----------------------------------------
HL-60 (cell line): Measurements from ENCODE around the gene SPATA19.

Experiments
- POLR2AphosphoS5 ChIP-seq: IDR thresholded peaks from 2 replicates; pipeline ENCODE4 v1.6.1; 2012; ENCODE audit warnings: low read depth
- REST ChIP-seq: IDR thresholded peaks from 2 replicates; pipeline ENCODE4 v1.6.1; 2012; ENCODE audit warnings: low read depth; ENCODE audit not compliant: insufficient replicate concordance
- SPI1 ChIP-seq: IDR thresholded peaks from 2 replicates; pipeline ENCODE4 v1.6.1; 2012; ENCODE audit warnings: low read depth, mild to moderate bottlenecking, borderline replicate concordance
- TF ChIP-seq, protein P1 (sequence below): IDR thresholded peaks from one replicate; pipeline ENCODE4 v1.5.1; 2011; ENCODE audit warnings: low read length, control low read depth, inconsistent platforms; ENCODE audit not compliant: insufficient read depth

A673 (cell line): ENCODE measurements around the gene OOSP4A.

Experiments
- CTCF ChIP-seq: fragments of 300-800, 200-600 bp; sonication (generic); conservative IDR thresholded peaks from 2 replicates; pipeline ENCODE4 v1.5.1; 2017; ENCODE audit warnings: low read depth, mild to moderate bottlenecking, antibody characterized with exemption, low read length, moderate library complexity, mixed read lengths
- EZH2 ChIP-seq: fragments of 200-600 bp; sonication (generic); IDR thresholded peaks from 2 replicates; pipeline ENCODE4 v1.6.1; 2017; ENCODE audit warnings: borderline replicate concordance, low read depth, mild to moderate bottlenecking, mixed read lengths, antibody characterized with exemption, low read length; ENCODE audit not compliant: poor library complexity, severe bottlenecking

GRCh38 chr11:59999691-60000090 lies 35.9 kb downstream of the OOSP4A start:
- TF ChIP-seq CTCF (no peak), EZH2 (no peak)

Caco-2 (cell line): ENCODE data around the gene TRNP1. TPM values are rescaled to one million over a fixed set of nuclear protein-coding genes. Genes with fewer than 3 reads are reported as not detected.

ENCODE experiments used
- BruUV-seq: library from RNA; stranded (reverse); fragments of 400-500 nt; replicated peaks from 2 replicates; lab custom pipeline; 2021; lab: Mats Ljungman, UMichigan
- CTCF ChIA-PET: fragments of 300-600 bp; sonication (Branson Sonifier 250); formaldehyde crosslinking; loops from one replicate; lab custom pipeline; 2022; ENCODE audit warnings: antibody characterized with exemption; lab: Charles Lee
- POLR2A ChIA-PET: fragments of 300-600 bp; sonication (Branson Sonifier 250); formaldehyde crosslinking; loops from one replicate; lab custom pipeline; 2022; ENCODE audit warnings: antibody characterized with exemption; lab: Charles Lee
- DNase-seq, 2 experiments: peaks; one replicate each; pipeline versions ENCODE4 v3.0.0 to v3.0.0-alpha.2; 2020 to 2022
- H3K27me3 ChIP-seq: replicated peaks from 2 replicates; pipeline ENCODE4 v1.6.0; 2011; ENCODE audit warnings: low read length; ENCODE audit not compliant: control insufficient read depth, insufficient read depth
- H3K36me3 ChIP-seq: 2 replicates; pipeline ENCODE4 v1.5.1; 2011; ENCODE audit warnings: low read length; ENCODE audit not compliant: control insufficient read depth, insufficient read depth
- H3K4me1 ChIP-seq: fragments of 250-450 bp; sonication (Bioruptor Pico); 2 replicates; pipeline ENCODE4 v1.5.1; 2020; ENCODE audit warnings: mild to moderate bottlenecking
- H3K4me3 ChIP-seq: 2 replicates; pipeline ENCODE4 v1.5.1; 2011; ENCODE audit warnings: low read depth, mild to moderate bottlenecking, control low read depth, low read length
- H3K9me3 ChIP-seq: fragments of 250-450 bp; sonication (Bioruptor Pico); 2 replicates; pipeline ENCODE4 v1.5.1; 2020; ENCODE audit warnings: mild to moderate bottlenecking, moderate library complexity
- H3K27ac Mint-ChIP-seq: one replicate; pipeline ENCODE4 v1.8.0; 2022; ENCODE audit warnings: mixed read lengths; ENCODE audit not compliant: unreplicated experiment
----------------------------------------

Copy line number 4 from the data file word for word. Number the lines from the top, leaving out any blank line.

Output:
- REST ChIP-seq: IDR thresholded peaks from 2 replicates; pipeline ENCODE4 v1.6.1; 2012; ENCODE audit warnings: low read depth; ENCODE audit not compliant: insufficient replicate concordance